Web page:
The District's only federal bankruptcy judge, Roger M. Whelan, resigned yesterday with a blast at Congress for its failure to enact speedily a new law governing the bankruptcy courts.

The bankruptcy courts have operated in a legal limbo since the U.S. Supreme Court ruled last summer that the law then governing bankruptcies was unconstitutional. The courts are currently operating under an emergency rule adopted last December.

In his letter of resignation to Chief U.S. District Court Judge Aubrey E. Robinson Jr., Whelan, a bankruptcy judge for 11 years, said, "The oath of office which I took upon my entry involved a sincere commitment on my part to the dispensation of justice within the area of bankruptcy law. I regret that circumstances now compel me to terminate my judicial career."

"The independence of the bankruptcy court, of course, has been severely fragmented by reason of the Emergency Resolution currently governing the courts ," Whelan wrote, "and the pride and intellectual satisfaction which I once experienced as judge is now considerably diminished as a result of what has taken place . . . . "

In an interview, Whelan said that lawyers who appear before his court are unsure about whether the court has jurisdiction to decide their cases. As a precaution, many are asking U.S. District Court judges to approve decisions already made by bankruptcy judges. Because his ruling are often reviewed by another judge, Whelan said, the current system means that "what we have done is entitled to little or no respect."

Whelan said the Supreme Court could eventually rule that all bankruptcy actions taken since last December are unconstitutional.

"This is particularly perplexing when you are operating with complex cases," he said. "There is really no court that has valid jurisdiction . . . . I see this as an intolerable situation."

The federal bankruptcy courts ensure that the remaining assets of insolvent corporations and individuals are distributed equitably to creditors. They also protect corporations from creditors so they may have a chance to operate profitably again. There are no local or state bankruptcy courts.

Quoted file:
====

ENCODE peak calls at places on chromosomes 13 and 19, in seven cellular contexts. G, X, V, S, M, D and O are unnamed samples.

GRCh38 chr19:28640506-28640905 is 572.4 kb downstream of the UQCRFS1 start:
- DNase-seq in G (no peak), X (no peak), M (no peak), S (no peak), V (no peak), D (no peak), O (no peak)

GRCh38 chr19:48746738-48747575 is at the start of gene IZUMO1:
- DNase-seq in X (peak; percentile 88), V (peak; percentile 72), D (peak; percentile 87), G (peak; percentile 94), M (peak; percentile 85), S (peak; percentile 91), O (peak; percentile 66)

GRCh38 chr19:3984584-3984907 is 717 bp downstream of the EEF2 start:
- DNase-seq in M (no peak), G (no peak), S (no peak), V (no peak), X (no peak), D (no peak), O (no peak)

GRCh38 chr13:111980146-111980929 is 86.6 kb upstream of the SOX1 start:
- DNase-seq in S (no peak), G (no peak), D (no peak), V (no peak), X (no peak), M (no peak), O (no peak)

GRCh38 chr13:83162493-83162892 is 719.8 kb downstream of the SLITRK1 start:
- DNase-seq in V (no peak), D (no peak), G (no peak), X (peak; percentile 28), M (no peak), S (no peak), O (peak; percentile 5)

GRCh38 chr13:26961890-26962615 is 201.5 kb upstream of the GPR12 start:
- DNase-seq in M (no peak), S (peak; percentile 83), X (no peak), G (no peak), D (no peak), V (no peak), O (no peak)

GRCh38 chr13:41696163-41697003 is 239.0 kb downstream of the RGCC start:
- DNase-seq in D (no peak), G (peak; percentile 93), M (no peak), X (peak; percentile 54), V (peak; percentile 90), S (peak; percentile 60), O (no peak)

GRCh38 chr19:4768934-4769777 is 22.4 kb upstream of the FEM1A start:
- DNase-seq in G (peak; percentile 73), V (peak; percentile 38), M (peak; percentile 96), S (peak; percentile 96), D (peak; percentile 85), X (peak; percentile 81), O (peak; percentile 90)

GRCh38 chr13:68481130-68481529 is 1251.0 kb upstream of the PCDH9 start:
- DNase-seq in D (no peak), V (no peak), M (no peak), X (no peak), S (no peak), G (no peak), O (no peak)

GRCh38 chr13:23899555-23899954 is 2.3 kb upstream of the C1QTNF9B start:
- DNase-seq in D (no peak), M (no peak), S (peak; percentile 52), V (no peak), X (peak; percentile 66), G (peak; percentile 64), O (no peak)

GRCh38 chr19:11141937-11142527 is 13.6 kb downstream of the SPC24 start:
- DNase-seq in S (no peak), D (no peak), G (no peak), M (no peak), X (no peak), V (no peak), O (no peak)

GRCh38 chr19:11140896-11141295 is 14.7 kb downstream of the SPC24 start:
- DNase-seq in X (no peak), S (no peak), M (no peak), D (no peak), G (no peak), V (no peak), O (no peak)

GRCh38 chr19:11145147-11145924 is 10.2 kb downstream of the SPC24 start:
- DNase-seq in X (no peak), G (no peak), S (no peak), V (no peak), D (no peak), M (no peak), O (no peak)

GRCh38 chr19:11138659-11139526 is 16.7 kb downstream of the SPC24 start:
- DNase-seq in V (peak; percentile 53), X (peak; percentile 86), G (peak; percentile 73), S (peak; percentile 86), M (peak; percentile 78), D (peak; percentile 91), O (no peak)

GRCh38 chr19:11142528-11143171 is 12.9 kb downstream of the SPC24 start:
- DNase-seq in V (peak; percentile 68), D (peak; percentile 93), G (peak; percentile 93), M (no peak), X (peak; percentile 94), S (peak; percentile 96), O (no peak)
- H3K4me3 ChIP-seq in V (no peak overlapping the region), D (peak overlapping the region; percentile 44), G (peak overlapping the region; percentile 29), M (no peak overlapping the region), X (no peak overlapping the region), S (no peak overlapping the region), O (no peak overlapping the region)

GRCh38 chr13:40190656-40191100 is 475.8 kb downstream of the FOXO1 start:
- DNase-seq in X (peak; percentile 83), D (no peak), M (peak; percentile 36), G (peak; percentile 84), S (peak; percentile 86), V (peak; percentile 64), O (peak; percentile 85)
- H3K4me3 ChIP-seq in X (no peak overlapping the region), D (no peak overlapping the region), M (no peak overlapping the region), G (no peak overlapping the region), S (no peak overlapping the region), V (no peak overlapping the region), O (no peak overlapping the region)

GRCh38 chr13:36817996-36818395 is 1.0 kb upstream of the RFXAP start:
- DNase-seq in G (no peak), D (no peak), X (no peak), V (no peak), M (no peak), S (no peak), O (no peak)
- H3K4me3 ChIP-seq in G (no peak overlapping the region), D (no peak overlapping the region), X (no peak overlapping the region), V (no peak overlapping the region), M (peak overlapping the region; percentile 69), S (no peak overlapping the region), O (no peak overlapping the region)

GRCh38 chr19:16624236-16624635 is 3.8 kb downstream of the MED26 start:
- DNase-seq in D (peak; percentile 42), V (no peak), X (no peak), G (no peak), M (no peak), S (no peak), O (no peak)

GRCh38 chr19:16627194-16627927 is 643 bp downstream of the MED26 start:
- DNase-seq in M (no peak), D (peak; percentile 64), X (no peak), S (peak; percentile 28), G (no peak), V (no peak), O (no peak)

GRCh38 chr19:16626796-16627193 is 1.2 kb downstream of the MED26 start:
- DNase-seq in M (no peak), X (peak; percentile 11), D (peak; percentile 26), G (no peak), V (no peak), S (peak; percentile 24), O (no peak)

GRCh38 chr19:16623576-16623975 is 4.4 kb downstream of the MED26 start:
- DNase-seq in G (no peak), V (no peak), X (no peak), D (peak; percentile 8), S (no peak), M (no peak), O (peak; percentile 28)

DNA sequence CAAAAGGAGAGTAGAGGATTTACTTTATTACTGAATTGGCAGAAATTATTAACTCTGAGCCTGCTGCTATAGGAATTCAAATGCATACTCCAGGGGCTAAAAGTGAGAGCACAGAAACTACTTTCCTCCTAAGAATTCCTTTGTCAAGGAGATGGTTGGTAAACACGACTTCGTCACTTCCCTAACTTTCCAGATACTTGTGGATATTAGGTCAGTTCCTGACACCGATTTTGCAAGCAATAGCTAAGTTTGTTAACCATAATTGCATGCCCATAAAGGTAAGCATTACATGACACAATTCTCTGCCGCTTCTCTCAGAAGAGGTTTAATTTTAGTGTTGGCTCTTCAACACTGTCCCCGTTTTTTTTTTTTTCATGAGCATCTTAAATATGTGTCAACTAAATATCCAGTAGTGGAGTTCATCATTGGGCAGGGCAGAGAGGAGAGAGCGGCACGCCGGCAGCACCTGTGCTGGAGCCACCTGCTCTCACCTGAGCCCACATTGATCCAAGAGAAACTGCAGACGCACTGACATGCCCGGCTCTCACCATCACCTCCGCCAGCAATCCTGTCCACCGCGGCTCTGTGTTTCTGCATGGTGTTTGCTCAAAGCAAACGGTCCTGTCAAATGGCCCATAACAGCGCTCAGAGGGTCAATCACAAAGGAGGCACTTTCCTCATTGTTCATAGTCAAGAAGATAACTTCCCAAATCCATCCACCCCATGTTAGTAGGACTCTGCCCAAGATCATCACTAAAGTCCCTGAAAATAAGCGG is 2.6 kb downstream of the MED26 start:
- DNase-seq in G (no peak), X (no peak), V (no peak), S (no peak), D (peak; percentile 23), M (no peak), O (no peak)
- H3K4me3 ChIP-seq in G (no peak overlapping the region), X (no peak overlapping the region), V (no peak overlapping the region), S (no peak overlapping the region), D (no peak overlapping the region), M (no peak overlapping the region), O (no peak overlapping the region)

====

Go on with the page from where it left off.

As a secondary issue in his decision to resign, Whelan, who makes $63,600 a year as a judge, said he finds it difficult to put four of his children through college on his salary. "When one goes into public service, you expect a reduction in compensation," he said. However, Whelan said, the lack of cost-of-living increases has meant his salary is effectively being eroded.

"For me, it's a sad time. I always thought the pinnacle of a legal career is to be a judge," Whelan said in the interview.

Whelan's resignation is effective at the end of the year. He plans to join the Washington law firm of Verner, Liipfert, Bernhard, McPherson & Alexander.

In its ruling last summer, the Supreme Court struck down the 1978 Bankruptcy Reform Code because it did not grant lifetime tenure to bankruptcy judges. Last April the Senate approved a new law that would place bankruptcy judges in the role of administrative appendages to U.S. District Court judges. A bill approved by the House Judiciary Committee last February would give bankruptcy judges full powers and tenure.

The measures have run into opposition from some Democrats, who are reluctant to grant President Reagan the power to appoint a new set of judges, and from the consumer credit industry, which wants tougher standards imposed before individuals can declare bankruptcy, according to congressional aides.

Vern Countryman, a Harvard Law School bankruptcy professor who helped draft portions of the 1978 law, predicted that if Congress adopts the bankruptcy law passed by the Senate, it will be ruled unconstitutional for the same reasons the 1978 law was struck down.

Since the impasse began, the number of resignations and retirements in the 241-judge federal bankruptcy court has increased dramatically, rising from five in fiscal year 1981 to 20 the following year, according to the administrative office of the U.S. Courts. So far this fiscal year, 16 bankruptcy judges have announced their retirement. The number of bankruptcy cases filed has increased from 360,957 in fiscal 1980 to 527,811 in fiscal 1982. This year, 406,050 cases have been filed.

Federal Bankruptcy Judge Martin V.B. Bostetter Jr., who handles cases in northern Virginia called Whelan an "excellent" judge whose experience will be missed. "Our sworn obligation to uphold the law is becoming very difficult and frustrating to carry out ," Bostetter said yesterday. "Nobody knows what the true jurisdiction is."

Rep. Peter W. Rodino Jr., (D-N.J.), chairman of the House Judiciary Committee, said yesterday, "The real problem will be replacing these fine people under the present uncertain, unconstitutional conditions."

Chief Judge Robinson will appoint Whelan's replacement.